By Lauren Santye
Congressman Rush Holt (D-NJ12) focused on the past and current status of education in the nation and N.J. on Wednesday night during his address as the keynote speaker for the 100th anniversary of Rider’s School of Education.
The event took place in the Cavalla Room, where Holt said, “the 100th anniversary is a huge milestone in Rider’s history and the work done at Rider is critically important.”
Holt, who is in the House of Representatives, is the first Democrat from his district to be elected in three decades.
He discussed how he is “saddened to hear that in N.J. And other parts of the country, people don’t value the hard work teachers put in.” He said that many citizens think that hiring good teachers and firing bad teachers is the way to conduct business and that these people also feel that the federal government should not take steps to prevent the loss of jobs.”
“Teachers should be treated as professionals, not a commodity,” Holt said. “After all, they have one of the hardest jobs in American. Teachers are the ones who are responsible for communicating life in all of its manifestations.”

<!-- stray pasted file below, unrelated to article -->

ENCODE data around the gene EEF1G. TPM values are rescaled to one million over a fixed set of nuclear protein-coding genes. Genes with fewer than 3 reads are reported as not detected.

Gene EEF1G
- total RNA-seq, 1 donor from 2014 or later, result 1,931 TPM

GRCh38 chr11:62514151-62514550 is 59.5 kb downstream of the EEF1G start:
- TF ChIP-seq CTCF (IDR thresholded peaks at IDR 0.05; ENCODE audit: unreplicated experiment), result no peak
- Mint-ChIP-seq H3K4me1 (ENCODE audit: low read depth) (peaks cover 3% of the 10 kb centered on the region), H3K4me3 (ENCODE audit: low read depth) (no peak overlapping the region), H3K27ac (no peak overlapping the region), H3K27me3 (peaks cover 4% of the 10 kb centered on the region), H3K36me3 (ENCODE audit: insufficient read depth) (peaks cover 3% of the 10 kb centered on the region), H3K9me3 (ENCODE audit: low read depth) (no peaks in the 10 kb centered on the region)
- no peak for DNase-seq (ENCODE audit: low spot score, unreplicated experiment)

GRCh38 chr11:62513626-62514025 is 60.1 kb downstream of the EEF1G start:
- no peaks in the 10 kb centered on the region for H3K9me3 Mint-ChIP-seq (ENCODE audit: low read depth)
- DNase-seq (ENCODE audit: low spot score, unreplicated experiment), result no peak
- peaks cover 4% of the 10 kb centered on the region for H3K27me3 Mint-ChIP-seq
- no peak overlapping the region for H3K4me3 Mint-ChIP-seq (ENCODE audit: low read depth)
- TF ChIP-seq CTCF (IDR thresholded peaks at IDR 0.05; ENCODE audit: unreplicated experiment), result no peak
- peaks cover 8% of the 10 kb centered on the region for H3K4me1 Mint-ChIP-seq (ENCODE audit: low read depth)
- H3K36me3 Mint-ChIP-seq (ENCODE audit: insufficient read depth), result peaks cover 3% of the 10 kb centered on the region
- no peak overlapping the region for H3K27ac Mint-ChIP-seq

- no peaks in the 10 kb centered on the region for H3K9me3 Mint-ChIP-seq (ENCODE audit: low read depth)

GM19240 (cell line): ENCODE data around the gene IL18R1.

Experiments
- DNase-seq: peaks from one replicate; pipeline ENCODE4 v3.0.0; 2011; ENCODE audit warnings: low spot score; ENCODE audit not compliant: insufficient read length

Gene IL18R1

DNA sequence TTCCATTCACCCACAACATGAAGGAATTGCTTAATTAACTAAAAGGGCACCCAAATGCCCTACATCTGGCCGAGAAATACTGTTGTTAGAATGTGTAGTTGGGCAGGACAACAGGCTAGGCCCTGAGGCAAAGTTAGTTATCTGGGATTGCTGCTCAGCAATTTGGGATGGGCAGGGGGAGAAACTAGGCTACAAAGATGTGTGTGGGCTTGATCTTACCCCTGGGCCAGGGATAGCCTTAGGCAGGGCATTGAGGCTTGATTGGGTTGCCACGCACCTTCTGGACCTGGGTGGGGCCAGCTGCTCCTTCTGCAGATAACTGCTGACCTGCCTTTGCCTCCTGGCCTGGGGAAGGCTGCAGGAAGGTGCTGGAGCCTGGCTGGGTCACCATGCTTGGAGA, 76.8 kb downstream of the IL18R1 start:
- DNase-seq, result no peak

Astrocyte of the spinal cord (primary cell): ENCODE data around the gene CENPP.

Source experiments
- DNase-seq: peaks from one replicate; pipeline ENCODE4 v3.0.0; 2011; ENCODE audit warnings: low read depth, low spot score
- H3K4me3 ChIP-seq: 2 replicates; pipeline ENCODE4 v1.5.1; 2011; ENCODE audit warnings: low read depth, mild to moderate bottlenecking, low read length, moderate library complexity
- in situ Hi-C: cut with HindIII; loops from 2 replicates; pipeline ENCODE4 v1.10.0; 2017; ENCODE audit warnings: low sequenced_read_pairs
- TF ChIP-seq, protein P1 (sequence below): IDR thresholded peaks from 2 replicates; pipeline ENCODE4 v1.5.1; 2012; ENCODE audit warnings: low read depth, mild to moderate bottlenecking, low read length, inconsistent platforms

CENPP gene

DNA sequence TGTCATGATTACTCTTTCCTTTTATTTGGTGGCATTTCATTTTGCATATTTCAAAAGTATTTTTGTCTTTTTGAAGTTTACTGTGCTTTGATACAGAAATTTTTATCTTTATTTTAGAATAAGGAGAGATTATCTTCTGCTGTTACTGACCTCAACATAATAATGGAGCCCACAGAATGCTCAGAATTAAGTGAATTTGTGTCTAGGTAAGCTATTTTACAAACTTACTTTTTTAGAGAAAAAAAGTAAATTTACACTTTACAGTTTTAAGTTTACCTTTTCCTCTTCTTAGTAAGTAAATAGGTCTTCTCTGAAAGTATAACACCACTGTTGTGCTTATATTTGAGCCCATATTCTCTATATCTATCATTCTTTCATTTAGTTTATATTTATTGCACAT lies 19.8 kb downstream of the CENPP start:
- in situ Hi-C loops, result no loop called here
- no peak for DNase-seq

Senior elementary education major and president of New Jersey’s Student Education Association (SNJEA) Sarah Sell introduced Holt and felt that his address was appropriately
“This was definitely a wonderful way to kick off the celebration of the 100 year anniversary,” she said. “The best part was seeing all the supporters here, from students to alumni to staff and all the students coming together to support each other.”
Dean of the School of Education Sharon Sherman addressed the audience at the beginning of the night.
“The School of Education continues to evolve and you are all a part of it,” she said.
Holt strongly believes that one of the single best investments we can make as a country is training teachers.
“The U.S. Department of Education projects said that by 2014 our nations’ schools will hire as many as 1 million new teachers,” Holt said.
Holt, who is very interested in science education, hopes that every student preparing to teach helps his or her student think like a scientist.
“This way, they are open to the idea that they can be wrong, and be prepared for the unexpected,” he said. “Through science you can learn to ask good questions,” he said.
Sophomore education major Carrie Lettire said she was glad she attended the event.
“Holt was very informative and gave me a taste for what the real world of a teacher is like in this century.”
Holt strongly believes in, and supports the No Child Left Behind Program, and added that making sure every child is able to effectively learn will provide the child with the “joy of unexpected knowledge.”